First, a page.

The First Step to Controlling Nematodes Is Identifying Them

by LUIS RODRIGUEZ, UF/IFAS Extension Polk County

Many things can be considered pests. Some of these pests include arthropods (insects and mites), weeds, mammals like birds or wild hogs, plant diseases, and nematodes. This last one could be overlooked because we cannot see them without a microscope.

What Are Nematodes?

Nematodes are microscopic roundworms that live in the soil or plant tissue. The majority of nematode species are of ecological importance, meaning they have a role to play that benefits the environment. Unfortunately, some species are parasitic and can negatively affect plants. Parasitic nematodes that feed on plants and have a stylet (mouth-spear) that functions like a needle. Some are ectoparasites (stings the plant) and remain in the soil and others are endoparasites (injure the plant) either migratory or sedentary. Parasitic nematodes that can cause damage to citrus plants in particular include the Citrus Nematode (Tylenchulus semipenetrans), the Burrowing Nematode (Radopholus similis), the Sting Nematode (Belonolaimus longicaudatus); and the Dagger Nematode (Xiphinema vulgare).

What Damage Can They Cause?

Since nematodes are microscopic, some producers may have them present in their operations without knowing. Depending on the species, nematodes can cause different types of damage.

  • Foliar nematodes

Foliar Nematodes are endoparasites that affect the part of the plant above the ground, often the leaves. They feed inside the leaves and buds of ferns, chrysanthemums, strawberries, and other plants. They can cause angular spots on the leaves part of the plant. These nematodes can distort or kill buds, distort leaves, and cause yellow to dark-brown lesions between major veins of the leaves.

  • Root-knot nematodes

These are nematodes that affect the root system of plants. They inject hormones into the roots that cause knots or galls to form. They cause extensive physical and chemical changes in the plants that can make them more susceptible to fungal and bacterial disease. 

  • Nematodes that affect citrus plants

Nematodes that affect citrus trees do not often kill the plants. On the other hand, these nematodes can reduce the productivity, growth, and vigor of the plant. Plants that are being infested with nematodes grow slower and smaller. These symptoms of decline may increase with time, environmental stress such as drought, freezing temperatures, and when combined with other soilborne pests.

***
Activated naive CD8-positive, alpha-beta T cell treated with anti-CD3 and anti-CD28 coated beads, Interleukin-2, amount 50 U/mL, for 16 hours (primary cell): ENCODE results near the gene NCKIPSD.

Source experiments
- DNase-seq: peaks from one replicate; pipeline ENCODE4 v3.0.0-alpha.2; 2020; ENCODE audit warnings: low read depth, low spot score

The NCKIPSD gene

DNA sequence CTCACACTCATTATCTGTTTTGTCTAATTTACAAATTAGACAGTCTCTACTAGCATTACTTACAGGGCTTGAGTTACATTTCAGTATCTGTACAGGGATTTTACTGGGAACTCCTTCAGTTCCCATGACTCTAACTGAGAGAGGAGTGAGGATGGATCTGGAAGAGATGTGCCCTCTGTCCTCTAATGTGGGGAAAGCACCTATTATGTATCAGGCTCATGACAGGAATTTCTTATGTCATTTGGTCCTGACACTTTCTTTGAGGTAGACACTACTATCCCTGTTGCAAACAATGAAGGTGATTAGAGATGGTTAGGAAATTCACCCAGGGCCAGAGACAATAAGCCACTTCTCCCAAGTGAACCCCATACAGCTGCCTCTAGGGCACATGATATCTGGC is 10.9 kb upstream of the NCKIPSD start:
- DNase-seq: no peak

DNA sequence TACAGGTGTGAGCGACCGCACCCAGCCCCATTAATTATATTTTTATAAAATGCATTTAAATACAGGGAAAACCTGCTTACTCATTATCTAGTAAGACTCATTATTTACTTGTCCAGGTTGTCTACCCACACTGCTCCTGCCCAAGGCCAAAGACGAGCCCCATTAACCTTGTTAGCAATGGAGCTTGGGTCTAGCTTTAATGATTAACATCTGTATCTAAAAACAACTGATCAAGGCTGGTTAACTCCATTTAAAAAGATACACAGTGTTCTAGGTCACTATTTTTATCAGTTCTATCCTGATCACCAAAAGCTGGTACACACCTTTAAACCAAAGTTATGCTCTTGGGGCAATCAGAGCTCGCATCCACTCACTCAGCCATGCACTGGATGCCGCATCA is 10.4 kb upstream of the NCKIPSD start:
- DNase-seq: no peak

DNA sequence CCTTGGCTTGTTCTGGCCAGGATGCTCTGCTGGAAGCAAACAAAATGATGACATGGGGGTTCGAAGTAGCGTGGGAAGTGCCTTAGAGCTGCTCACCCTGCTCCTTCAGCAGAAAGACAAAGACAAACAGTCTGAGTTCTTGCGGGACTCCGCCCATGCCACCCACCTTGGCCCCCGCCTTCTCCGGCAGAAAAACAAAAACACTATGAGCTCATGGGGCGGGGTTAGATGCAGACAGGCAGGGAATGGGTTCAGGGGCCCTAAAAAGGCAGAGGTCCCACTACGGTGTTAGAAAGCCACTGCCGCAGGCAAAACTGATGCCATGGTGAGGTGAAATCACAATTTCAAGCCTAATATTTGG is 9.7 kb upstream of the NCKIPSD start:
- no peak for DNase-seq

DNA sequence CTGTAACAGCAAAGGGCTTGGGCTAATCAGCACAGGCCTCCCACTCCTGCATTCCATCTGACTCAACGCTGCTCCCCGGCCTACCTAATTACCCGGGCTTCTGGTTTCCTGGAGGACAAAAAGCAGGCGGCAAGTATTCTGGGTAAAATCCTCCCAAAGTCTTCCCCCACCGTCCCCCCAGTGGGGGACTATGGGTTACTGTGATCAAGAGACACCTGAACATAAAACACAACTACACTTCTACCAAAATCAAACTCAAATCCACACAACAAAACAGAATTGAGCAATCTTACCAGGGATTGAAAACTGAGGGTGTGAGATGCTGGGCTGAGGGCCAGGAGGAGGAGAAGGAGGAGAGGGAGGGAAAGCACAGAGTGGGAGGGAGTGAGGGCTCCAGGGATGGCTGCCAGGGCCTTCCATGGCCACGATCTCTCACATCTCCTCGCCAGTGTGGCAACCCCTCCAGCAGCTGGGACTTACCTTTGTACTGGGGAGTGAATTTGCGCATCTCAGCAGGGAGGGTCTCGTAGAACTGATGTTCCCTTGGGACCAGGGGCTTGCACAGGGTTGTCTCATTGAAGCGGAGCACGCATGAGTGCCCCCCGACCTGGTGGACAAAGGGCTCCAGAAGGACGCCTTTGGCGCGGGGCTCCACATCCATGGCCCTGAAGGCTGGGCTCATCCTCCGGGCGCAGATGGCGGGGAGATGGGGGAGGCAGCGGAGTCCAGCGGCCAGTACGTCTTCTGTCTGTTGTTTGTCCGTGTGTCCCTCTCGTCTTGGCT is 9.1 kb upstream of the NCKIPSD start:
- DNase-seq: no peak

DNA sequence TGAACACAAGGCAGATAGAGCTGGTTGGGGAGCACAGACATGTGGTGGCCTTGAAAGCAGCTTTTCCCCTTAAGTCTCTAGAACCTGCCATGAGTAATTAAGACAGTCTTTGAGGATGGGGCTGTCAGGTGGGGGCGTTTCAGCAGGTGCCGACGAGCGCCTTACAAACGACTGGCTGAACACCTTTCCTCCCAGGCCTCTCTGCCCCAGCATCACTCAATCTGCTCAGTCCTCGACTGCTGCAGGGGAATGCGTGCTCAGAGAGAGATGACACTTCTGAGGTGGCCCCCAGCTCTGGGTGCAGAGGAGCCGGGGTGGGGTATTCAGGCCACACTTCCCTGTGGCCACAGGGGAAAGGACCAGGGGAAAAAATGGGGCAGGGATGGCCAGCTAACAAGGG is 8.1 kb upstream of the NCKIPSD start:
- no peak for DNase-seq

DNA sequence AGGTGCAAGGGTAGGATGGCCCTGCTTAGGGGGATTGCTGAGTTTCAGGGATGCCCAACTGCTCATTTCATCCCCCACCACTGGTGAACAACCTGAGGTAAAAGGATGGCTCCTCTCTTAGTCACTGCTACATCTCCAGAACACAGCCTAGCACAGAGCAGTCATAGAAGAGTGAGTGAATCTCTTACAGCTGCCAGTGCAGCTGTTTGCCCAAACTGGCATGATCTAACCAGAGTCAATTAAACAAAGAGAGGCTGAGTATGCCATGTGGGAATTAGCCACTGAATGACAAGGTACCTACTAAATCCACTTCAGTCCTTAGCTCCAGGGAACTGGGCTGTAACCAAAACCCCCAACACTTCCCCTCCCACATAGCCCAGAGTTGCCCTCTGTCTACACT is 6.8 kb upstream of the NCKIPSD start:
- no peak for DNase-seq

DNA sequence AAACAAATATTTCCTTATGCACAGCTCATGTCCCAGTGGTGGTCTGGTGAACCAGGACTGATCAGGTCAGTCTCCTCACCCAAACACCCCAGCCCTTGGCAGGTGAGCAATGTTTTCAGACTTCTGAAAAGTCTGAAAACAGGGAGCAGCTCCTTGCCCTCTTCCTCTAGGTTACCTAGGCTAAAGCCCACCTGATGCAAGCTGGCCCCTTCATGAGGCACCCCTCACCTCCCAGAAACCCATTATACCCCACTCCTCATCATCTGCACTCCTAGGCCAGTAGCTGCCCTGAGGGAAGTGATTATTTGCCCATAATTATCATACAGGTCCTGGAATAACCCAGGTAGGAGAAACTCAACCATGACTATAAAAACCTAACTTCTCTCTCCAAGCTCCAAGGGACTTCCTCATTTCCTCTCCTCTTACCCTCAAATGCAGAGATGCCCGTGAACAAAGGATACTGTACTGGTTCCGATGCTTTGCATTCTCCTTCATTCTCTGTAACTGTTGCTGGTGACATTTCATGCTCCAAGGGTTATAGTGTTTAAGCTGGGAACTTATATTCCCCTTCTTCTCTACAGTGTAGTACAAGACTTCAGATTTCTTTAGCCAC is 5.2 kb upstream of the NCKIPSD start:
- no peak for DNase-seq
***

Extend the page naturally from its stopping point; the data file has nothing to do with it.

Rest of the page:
How Can You Control Nematodes?


  • Identification

The first step in controlling nematodes will be to identify them. As mentioned before, some producers may not know if they have nematodes since they are microscopic. No management should be recommended before confirming the presence of nematodes. The only way to determine whether you have nematodes is by testing the soil or plant tissues (roots or leaves) that you suspect are being damaged by nematodes. Testing will confirm if you have the presence of nematodes and what species of nematodes you have. The UF/IFAS Nematode Assay Lab can help producers do this testing. For more information about this lab please scan the following QR code:

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  • Exclusion and Sanitation

Nematodes can be managed but are very unlikely to be eradicated once they are present in a location. One of the best solutions to avoid nematodes is to make sure you are not spreading nematodes into a new location before planting. Obtaining plants from certified nematode-free nurseries is a good practice for any producer to follow. Producers that need to add soil to their operation can buy nematode-free soil to prevent the introduction of nematodes into their agricultural operation. Cleaning your equipment is also important to avoid spreading nematodes and other diseases from different areas within an agricultural operation. 

  • Cultural Practices

Nematode management won’t be effective if your plants are in poor condition. Proper irrigation, fertilization, soil management, and water quality are important to maintain a plant’s health. Healthy plants are less susceptible to nematode damage. Some plant cultivars can be more resistant to nematodes and could be recommended to producers to minimize nematode problems.

  • Soil Solarization

Soil solarization is a process where we use the heat of the sun to kill soilborne pests, including nematodes. This process is more effective during the summer when we have hot weather, and it consists of using a clear tarp and placing it with the corners buried in the location where you want to control the pest. The tarp should be placed for at least 4-6 weeks and should be removed only when you are ready for planting.

  • Chemical Control

There are several pesticide products labeled for nematode control. However, depending on the agricultural commodity and location some treatments may be limited or restricted because of environmental concerns. Before buying a product, always read label instructions, and verify local laws and regulations. You can always call your local extension office for questions regarding chemical control of nematodes.

For more information about nematodes please access the following “Ask IFAS” publications:


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Luis Rodriguez is the Polk County Small Farms and Pesticide Education Extension Agent. You can reach him at

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